Dallaglio RugbyWorks is an intensive, long-term skills development programme based on rugby, through which we aim to get teenagers outside of mainstream education into sustained education, employment or training.

“People seldom improve when they have no other role model but themselves to copy.” – Oliver Goldsmith.

Many of us, without necessarily realising, have someone who we look up to and admire. Whilst these role models can change throughout life as our attitudes change, they motivate and teach us, help us overcome obstacles and have the potential to change our whole outlook on life. Whether it’s a rugby player, parent, teacher or colleague, these people have the power to influence us and our future.

For me, those on the rugby pitch were my role models at a time when, following a family tragedy, I felt completely lost and made some poor life choices. The sport and these coaches were my saviour. As I reflect on how these people have influenced me and my decisions, I wonder where I would be without them. What does someone do when they don’t have a positive influence in their life, motivating them to strive for better and overcome their weaknesses?

Unfortunately, for many young people, good role models that are attainable just don’t exist. For those who have come from a disadvantaged background, a broken and unsupportive family unit or who have been excluded from mainstream education, positive role models can be hard to come by.

On the Dallaglio RugbyWorks programme, we regularly see young people who have grown up experiencing negative relationships with adults, leaving them with a deep-seated sense of mistrust. This results in them often filling this gap with negative influences, which can easily lead them astray. They unfortunately let their experiences become the basis for their future expectations. For those without a role model or positive influence, it can be difficult to follow the right path.

Recent research by the Prince’s Trust found that one in four young people feel unsafe where they live. However, interestingly, when asked what could help reduce levels of youth violence, 71% said stable employment opportunities, along with more positive role models. But what if we combined employment opportunities and positive role models? Programmes such as the Prince’s Trust and Dallaglio RugbyWorks can offer positive role models in the form of mentors or coaches, but I believe businesses can play a very important role in shaping and encouraging these young people too.

Regardless of whether it’s an office manager or a CEO, having a role model in a work setting can be extremely powerful. Meeting someone you admire at the early part of your career, can give you the motivation to aspire for bigger and better things. It gives you someone to emulate.

Many people look up to a celebrity or someone they may never meet, but for the young people on our programme, meeting someone successful in the workplace can be incredibly inspirational. Seeing their passion, focus and success up close and realising they are just like them in many ways, can truly inspire and change the path of a young person’s future and show them the opportunities open to them. To these youths, many jobs can seem out of reach. But by simply taking the time to understand their interests, barriers can be broken down and they start to build a brighter future.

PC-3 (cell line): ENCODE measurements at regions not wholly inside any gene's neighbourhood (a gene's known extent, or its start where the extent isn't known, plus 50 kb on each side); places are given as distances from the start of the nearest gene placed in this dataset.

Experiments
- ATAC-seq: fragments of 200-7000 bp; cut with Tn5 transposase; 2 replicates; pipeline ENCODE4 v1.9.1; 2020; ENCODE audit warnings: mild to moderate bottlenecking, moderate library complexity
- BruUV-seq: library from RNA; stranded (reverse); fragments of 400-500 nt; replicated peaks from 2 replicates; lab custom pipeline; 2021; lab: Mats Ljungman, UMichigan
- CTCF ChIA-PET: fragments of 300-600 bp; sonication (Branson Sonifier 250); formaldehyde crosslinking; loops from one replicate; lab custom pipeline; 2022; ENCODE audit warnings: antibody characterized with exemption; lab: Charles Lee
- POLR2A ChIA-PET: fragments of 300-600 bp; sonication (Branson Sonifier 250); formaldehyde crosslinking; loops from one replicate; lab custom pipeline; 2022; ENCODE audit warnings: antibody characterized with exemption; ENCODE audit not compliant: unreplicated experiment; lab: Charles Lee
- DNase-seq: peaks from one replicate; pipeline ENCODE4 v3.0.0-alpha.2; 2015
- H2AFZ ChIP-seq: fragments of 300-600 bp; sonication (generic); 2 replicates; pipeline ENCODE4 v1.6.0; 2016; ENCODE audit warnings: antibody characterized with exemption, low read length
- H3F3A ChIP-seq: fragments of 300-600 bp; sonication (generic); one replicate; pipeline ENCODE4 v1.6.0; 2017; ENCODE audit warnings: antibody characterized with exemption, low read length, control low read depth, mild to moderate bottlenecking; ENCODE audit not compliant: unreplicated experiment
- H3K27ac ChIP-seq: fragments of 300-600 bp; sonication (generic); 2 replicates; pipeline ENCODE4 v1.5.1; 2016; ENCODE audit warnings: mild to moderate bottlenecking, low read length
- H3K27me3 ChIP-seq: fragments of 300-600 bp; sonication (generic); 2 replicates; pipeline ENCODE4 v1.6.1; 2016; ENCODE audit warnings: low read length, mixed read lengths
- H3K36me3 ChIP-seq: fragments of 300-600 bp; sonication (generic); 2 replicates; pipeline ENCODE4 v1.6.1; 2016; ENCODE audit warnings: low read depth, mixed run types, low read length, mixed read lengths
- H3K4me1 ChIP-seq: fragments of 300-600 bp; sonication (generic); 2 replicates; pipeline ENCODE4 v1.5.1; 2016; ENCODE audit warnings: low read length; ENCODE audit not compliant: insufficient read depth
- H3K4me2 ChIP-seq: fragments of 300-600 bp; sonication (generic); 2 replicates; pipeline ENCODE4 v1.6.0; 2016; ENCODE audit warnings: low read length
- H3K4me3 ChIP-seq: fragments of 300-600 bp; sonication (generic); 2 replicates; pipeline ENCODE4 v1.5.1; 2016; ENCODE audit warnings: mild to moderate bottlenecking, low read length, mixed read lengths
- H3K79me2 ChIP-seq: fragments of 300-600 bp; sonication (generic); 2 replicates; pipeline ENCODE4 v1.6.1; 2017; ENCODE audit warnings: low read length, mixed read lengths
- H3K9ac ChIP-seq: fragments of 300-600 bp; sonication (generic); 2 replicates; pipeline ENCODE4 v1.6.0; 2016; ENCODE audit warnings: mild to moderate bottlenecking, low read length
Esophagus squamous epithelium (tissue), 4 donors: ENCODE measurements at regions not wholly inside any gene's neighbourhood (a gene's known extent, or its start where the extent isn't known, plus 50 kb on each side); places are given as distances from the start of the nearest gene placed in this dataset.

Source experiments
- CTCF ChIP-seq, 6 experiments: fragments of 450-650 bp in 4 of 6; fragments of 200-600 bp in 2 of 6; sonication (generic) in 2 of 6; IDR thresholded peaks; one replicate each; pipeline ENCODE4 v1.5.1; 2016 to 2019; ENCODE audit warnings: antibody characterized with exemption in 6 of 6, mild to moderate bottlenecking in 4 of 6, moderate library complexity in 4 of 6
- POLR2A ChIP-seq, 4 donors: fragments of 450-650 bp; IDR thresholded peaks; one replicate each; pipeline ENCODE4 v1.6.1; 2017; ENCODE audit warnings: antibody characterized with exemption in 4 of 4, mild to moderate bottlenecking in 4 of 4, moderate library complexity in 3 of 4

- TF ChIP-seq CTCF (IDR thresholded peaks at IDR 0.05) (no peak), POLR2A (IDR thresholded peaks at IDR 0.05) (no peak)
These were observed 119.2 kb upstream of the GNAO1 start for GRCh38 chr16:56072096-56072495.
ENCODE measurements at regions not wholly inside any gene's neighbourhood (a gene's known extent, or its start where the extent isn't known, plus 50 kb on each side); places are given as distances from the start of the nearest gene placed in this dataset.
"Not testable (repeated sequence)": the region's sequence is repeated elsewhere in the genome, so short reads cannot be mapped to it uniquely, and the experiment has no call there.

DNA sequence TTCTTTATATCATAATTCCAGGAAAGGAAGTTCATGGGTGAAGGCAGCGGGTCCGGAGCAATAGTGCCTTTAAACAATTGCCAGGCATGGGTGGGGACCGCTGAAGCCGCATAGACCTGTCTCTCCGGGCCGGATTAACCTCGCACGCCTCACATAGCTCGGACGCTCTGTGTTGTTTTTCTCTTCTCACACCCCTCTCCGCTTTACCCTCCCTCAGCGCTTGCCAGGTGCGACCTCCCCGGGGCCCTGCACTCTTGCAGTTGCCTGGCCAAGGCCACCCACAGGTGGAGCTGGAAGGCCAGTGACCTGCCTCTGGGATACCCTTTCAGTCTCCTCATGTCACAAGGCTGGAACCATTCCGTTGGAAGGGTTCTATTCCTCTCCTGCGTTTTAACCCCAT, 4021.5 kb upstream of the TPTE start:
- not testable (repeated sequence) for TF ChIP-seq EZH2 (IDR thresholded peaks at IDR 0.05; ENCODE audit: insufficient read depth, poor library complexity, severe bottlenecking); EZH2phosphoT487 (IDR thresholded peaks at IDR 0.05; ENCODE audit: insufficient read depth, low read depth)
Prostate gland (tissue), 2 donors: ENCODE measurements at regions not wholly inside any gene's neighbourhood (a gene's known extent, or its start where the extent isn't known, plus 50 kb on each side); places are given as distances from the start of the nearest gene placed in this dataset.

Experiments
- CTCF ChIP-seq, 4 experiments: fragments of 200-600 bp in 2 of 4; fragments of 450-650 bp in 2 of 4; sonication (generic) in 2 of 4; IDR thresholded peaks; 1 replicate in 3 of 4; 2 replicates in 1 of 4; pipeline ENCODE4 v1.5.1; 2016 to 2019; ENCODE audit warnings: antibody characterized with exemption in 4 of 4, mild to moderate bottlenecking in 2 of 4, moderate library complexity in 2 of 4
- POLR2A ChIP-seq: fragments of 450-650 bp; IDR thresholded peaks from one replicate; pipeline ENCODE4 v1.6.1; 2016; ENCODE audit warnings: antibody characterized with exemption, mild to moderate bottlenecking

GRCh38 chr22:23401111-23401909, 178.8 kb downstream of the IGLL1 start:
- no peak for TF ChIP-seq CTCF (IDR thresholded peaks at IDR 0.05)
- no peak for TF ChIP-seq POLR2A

This is something I’ve seen first-hand. I recently met Tom, a year 11 student on our programme who attended a career taster day with Halfords. Tom had previously stated his goal was to own a motor garage. However, he had limited experience in the trade and was not accepted on the Vehicle Maintenance course at school, leading him to feel disillusioned.

However, following the career taster day, it was so refreshing to witness Tom speaking so passionately and with genuine interest about the day's activities. Feeling inspired by what he’d seen and heard, Tom personally and proactively approached the Halfords manager about the possibility of work experience with them. This experience has further strengthened his desire to own a motor garage one day, so much so in fact, he has attended additional work experience days at Halfords.

Tom has now been accepted onto a body works and mechanics diploma at Leicester College and is working hard to achieve the grades he needs to attend the course. It’s great to see him work towards a career in mechanics so he can eventually achieve his dream goal of owning a garage.

By supporting young people who may not have had the most encouraging start in life can bring undeniable benefits to businesses too. Learning how to become a mentor and how to change your communication style to engage with group of young people can push people out of their comfort zones. As Sarah Merrilees, HR Business Partner from BidFood said, “Anything that pushes employees out of their comfort zone is a good thing for their development”. It also gives employers the chance to be a part of something that impacts the wider society we live in, to really make a difference and encourage a new cohort of workers.

If you surround yourself with positive role models, you’ll likely become an effective role model for others. Isn’t that something we want to encourage for future generations? Business leaders can be a part of creating the next generation of role models, except it could be even more powerful because sometimes, the best role models are the ones that have shared experiences and are now telling their stories.

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